Taken together, a cluster of themes emerges from these books. With various emphases, all address the ethical, health, environmental, and aesthetic issues as well as the anxieties about cultural and social reproduction that have been central to discussion about food production and consumption in the last decade. Setting the stage for all of this is Meals to Come, an intellectual history of world hunger and the debate over the ability to provide sufficient food for all. Belasco, a leading food-studies scholar and author of the highly regarded Appetite for Change: How the Counterculture Took on the Food Industry, examines in nuanced detail how each generation of Western philosophers, economists, politicians, and fiction writers has framed and evaluated that dilemma. Belasco divides the discourse into two main camps. On one side are the pessimists (Malthus and his intellectual offspring), who argue that there will never be enough food to feed us all — think of the film Soylent Green. On the other side are the optimists — Belasco terms them the "cornucopians" — who see science and human ingenuity as sufficient to meet each generation's challenges and shortcomings. Throw in the "egalitarians" (William Godwin, Frances Moore Lappé) — those who see the problem as less about quantity than about equal distribution between the haves and have-nots — and you have the basic theoretical positions that keep cropping up over the centuries. Belasco makes cogent, chilling observations about the culturally bound nature of definitions of "enough food." Invariably the discussions turn to meat, and we witness successive generations of European and American thinkers worrying about having enough meat, many fretting that the West will be reduced to "coolie" (grain-based) diets.
Speaking of meat and egalitarians, Peter Singer and Jim Mason's The Way We Eat: Why Our Food Choices Matter is a thorough, clear examination and critique of the meat-laden American food system and diet. The acronym they choose — SAD, for the Standard American Diet (heavy on meat, other animal products, and refined grains, while light on fruits and vegetables) — gives some idea of their opinion of mainstream food and food habits. Both Singer and Mason are committed vegans, and they collaborated on an earlier book, Animal Factories. Their ultimate purpose in writing The Way We Eat, however, is to expose the injustices (environmental, human, animal) of SAD rather than to necessarily persuade all Americans to eschew all animals and animal products.
The Way We Eat follows three American families, each of which has a different approach to food: one that eats SAD-ly; the "conscientious omnivore" family that tries to shop and eat ethically, though it finds doing so consistently difficult; and the vegan family whose more strict ethical orientation toward eating renders it, the authors argue, the most ethically successful. But the authors themselves admit that what constitutes "eating ethically" is open to debate. If San Franciscans, for example, are faced with the choice between buying a bag of California rice (local, though not sustainably grown in such an arid environment) and one from Thailand (indigenous to the tropical region but bearing high energy costs from shipping), the somewhat counterintuitive answer is to choose the Thai rice, which, according to the authors, comes out as the least worse choice in terms of natural resources used. Also, somewhat surprisingly, for Singer and Mason waste is waste — whether organic, animal, or vegetableand they give an approving nod to a committed vegetarian who chooses to eat leftover Thanksgiving turkey rather than throw it out. The wasting of food for Singer and Mason thus emerges as a central principle for defining "ethical eating." They note that 40 percent of the food produced in the United States is thrown away, half of it still edible. If we could eliminate waste, they argue, we could better feed people while creating less havoc for the environment.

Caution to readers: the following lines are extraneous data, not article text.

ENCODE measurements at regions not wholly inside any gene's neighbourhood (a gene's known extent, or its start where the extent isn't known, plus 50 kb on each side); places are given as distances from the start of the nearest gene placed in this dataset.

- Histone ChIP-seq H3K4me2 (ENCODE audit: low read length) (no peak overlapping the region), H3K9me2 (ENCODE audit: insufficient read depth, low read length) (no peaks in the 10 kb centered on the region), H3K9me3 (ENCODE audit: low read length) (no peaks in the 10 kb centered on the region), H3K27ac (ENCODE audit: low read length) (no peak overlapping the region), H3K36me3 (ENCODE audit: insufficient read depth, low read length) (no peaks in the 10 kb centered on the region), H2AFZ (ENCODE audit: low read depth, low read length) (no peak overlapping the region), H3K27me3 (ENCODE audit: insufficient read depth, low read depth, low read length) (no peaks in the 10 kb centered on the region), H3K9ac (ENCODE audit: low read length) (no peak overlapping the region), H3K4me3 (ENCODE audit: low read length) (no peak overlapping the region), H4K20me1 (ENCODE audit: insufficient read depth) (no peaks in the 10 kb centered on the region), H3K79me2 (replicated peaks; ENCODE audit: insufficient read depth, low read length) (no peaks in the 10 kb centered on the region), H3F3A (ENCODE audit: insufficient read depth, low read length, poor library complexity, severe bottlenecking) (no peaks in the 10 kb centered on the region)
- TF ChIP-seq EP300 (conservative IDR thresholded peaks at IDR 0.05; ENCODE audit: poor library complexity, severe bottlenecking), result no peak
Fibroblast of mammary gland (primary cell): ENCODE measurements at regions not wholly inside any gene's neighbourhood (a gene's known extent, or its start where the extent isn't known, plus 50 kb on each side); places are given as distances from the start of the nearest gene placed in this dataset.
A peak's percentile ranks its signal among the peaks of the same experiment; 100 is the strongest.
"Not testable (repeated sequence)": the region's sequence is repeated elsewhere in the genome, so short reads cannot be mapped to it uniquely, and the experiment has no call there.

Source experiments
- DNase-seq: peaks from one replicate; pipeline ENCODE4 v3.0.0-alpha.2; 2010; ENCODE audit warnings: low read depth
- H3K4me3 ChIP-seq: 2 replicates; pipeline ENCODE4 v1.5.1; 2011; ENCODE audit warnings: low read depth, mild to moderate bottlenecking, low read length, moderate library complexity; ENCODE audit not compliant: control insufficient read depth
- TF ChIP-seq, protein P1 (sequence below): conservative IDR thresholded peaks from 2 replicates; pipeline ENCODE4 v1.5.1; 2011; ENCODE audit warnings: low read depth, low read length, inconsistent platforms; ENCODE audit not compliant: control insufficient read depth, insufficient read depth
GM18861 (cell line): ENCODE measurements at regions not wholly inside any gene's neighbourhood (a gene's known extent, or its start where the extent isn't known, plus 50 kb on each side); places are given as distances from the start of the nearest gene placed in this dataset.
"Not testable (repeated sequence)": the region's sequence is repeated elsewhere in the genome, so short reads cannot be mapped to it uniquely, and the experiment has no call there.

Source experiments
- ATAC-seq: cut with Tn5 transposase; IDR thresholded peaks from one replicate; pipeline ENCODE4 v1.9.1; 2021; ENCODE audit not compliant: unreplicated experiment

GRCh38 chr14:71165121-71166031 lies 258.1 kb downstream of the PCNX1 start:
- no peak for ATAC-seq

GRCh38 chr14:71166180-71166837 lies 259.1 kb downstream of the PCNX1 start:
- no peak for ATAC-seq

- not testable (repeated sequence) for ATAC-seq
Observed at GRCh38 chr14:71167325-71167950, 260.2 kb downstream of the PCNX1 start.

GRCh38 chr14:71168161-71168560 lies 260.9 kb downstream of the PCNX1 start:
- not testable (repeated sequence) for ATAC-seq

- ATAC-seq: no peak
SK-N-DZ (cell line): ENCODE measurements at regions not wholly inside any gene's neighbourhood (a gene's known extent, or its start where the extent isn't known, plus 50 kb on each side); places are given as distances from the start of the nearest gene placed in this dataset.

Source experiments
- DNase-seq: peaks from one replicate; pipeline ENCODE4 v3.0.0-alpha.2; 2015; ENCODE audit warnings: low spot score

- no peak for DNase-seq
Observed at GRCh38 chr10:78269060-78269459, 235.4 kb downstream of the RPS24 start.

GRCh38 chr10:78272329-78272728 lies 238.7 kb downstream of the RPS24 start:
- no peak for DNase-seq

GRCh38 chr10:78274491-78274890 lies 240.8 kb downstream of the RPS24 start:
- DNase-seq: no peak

In a similar vein, Michael Pollan's The Omnivore's Dilemma: A Natural History of Four Meals, which has received the most attention of the books discussed here, also explores the ethics and anxieties of eating in the 21st century. Pollan traces from farm to fork four different meals, examining and evaluating the different food systems — "industrial" (represented by a meal from McDonald's); "industrial organic" (made from organic ingredients produced on a mass scale and procured from around the globe); "pastoral" (a regional, seasonal meal made largely from food acquired from Polyface Farm in Virginia); and "neo-Paleolithic" (made from ingredients Pollan himself hunted or foraged).